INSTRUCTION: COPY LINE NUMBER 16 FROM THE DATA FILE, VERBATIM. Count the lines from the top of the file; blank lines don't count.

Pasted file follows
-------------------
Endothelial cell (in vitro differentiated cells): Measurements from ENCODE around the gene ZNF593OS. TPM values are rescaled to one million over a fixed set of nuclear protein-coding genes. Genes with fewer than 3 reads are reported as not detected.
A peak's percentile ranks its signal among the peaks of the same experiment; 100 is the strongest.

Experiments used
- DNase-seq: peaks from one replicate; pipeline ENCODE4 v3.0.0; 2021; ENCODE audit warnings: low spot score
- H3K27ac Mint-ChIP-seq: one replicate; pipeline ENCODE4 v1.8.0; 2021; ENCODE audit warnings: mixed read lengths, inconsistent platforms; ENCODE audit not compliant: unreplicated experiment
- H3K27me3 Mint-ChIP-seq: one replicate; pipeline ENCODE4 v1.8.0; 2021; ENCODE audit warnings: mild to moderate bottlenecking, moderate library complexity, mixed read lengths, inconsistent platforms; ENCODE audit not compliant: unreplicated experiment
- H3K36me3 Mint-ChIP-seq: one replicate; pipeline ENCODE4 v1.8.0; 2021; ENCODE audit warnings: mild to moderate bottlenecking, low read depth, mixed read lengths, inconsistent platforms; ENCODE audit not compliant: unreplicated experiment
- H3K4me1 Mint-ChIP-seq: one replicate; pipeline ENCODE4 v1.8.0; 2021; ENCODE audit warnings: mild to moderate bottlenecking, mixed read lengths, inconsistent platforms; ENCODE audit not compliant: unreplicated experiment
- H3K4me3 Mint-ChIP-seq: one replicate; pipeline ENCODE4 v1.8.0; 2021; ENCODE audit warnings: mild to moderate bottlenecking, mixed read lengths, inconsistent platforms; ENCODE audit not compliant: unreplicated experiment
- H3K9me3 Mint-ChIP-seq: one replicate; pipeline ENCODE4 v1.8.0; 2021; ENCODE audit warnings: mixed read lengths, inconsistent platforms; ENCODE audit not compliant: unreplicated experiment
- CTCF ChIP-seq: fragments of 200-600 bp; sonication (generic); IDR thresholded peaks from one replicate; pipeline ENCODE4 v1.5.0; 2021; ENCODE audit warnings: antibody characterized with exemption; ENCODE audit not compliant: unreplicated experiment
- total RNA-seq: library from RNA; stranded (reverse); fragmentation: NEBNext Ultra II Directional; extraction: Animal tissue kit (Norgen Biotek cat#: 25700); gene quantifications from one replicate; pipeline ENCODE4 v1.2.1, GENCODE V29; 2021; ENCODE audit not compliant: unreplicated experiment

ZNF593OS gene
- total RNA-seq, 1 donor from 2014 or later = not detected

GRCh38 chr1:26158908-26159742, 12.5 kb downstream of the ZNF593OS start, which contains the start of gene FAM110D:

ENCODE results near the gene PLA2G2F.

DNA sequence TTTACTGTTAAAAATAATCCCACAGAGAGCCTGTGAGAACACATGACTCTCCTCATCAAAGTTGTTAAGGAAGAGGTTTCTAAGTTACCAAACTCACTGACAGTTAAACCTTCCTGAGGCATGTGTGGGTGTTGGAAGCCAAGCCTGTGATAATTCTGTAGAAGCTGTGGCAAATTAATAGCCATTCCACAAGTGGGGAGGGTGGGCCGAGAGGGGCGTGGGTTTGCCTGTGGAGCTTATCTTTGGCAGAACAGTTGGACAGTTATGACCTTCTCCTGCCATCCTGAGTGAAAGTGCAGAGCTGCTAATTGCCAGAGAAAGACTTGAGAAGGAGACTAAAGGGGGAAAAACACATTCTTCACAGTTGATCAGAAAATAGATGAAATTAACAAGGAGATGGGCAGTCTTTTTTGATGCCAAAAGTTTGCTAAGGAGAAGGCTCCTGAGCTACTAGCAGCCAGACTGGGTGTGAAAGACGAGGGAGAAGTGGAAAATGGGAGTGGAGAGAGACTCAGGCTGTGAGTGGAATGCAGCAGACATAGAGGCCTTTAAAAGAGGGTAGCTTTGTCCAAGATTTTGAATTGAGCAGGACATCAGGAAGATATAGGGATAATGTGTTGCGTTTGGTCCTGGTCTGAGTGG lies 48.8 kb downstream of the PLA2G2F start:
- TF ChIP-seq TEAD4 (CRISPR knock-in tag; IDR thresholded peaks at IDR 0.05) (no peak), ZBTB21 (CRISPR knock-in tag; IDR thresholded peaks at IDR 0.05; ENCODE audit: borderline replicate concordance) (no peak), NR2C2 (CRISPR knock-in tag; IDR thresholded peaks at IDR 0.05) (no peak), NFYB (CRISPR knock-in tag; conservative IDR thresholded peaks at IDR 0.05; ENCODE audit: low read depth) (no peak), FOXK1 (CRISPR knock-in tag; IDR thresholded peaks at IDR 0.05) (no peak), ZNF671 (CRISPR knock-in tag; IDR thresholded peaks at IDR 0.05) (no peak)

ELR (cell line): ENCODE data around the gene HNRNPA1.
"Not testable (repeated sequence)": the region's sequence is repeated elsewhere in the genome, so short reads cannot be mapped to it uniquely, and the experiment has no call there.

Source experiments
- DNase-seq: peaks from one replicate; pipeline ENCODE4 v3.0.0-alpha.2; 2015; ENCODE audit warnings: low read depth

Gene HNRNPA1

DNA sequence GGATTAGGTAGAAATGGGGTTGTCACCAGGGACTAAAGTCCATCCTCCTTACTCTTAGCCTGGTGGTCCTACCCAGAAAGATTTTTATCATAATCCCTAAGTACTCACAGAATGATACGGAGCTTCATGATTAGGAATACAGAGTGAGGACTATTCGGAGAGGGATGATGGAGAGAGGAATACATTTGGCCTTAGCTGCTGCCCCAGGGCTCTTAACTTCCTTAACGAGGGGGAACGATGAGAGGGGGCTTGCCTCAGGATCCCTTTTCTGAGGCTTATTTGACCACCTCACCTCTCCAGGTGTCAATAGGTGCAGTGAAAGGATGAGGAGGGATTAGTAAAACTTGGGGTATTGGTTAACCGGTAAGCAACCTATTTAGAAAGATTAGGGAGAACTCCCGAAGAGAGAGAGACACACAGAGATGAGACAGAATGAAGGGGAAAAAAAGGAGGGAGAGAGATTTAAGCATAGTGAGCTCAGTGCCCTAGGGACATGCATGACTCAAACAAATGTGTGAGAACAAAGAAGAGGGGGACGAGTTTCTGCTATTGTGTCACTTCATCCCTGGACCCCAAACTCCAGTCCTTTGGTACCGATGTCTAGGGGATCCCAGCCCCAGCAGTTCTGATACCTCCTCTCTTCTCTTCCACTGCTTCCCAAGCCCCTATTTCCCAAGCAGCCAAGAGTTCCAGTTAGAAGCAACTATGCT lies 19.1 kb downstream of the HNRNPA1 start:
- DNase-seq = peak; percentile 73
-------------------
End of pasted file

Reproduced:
ENCODE results near the gene PLA2G2F.